While “supply” side financing schemes can improve their outreach to the poor by constructing hospitals in the remote rural areas or providing funds for transport or transport itself to reach hospitals in cities, and improving service quality, so that people can have easier access to public healthcare services. However, as practice shows that is rather challenging. Gupta, I., Joe, W. and Rudra, S. (2010)state that policymakers in developing countries have come to realize that public health services have not been achieving desired outcomes due to “a significant lack of efficiency, fairness in service provision and its quality”.

Although, the “demand” side financing can be questioned with regards to the quality of healthcare services left to the providers’ discretion, the “demand” side interventions are implemented with an assumption that service providers are responsible for the service quality assurance, and if intervention beneficiaries are left to choose from a set of service providers, it is assumed that there is a considerable number of service providers to choose from. However, returning back to the example from Bangladesh we conclude that demand-side financing schemes are more effective based on the available data, which suggests that the rise in the voucher take-up appeared to be more rapid through the “demand” side financing scheme than through other non-demand side financing (“supply” side financing) areas.


In the course of this essay we aimed to emphasize that getting poor households out of the poverty trap requires a greater focus on the “demand” side interventions rather than the “supply” side interventions. In particularly, we highlighted the evidence proving this argument through examples of the assumed cognitive poverty of the poor, where practitioners on the contrary bring evidence that those interventions that involve the poor in determining the quantity and quality of services they need prove to be more efficient. We also brought up the idea of social accountability that is critical not only in ensuring effectiveness and efficiency of the poverty alleviation programs, but also in improving governance and maintaining sustainability of the policy outcomes. Finally, we dwelled into a particular example of a policy intervention from Bangladesh, which aimed to provide vouchers to poor women that entitled them to receive skilled care at home or a facility and also provided payments for transport and food. The evaluation of this intervention helped us to analyze the results of both “demand” side financing and “supply” side financing. We reconfirmed that evidence from Bangladesh also proves that “demand” side policies are more effective in reaching the poor and addressing their needs.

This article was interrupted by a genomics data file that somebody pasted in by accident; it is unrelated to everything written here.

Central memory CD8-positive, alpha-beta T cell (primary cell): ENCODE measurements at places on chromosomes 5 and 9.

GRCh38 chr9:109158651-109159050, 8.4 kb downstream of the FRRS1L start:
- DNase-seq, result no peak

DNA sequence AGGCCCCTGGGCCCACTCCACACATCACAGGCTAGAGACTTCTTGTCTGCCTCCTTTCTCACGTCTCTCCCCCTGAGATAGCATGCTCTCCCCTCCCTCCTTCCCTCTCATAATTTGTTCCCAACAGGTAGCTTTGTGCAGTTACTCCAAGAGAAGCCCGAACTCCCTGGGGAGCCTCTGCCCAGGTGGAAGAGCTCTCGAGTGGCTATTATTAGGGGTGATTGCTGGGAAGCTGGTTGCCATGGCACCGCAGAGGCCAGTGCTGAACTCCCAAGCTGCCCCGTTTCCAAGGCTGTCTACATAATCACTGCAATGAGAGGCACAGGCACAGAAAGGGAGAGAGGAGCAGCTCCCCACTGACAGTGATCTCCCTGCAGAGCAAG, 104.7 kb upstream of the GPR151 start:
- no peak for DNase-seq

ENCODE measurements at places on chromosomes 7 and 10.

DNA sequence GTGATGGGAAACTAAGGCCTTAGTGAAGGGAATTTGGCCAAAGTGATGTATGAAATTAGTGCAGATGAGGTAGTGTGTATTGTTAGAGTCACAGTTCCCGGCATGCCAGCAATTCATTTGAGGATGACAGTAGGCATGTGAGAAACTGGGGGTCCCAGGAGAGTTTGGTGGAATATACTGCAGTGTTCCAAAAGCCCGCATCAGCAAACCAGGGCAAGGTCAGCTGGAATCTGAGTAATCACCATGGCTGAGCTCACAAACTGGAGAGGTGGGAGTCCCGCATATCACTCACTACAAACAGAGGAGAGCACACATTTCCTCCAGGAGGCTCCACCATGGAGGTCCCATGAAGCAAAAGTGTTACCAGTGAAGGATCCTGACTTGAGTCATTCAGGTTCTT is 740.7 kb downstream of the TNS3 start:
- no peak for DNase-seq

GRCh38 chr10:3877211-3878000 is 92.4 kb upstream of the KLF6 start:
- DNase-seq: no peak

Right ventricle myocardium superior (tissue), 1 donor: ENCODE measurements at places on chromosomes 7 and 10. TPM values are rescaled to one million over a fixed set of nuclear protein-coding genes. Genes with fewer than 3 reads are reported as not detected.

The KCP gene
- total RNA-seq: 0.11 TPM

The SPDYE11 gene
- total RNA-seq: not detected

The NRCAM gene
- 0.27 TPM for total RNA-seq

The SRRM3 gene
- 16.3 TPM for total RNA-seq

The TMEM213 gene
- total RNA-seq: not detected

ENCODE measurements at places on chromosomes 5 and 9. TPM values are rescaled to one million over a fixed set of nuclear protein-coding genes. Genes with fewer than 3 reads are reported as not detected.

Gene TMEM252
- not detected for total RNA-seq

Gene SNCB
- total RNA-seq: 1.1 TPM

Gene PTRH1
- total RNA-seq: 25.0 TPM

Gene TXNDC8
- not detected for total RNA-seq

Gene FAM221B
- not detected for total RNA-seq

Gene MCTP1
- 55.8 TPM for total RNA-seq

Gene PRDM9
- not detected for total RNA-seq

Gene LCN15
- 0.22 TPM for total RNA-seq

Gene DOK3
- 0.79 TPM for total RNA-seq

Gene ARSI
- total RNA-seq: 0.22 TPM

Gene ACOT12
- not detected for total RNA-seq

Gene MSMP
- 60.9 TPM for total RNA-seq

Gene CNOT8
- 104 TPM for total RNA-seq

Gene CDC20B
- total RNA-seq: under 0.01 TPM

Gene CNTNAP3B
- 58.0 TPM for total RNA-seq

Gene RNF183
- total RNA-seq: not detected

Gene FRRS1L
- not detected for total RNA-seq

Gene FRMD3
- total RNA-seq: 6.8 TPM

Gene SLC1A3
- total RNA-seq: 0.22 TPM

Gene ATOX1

1. Azariadis, C. and Stachurski, J. (2005). “Poverty Traps,”Handbook of Economic Growth.
  2. World Bank, (2004).World Development Report 2004: Making Services Work for Poor People. Washington D.C.: World Bank.
  3. Regalía, F. and Castro, L. (2009).Nicaragua: Combining Demand- and Supply-Side Incentives. Washington D.C.
  4. Economic Development Institute (1996).The Design and Management of Poverty Reduction Programs and Projects in Anglophone Africa: Proceedings of a Seminar Sponsored Jointly by the Economic Management Institute. Washington D.C.
  5. Mani, A. et al (2013). Poverty Impedes Cognitive Function. Science, 341(6149), p. 976-980.
  6. International Labour Organization, (2001).Mainstreaming Poverty Alleviation Strategies through Sustainable Rural Infrastructure Development. p.14.
  7. World Bank, (2004).Social Accountability: An Introduction to the Concept and Emerging Practice. Social Development Papers. Participation and Civic Engagement. Paper No. 76. Washington D.C.: World Bank.
  8. Gupta, I., Joe, W. and Rudra, S. (2010).Demand Side Financing in Health: How far can it address the issue of low utilization in developing countries?. World Health Report. Background Paper, 27.
  9. Schmidt, J., Ensor, T., Hossain, A. and Khan, S. (2010). Vouchers as demand side financing instruments for health care: A review of the Bangladesh maternal voucher scheme.Health Policy, [online] 96(2), pp.98-107. Available at: http://dx.doi.org/10.1016/j.healthpol.2010.01.008 [Accessed 1 Nov. 2014].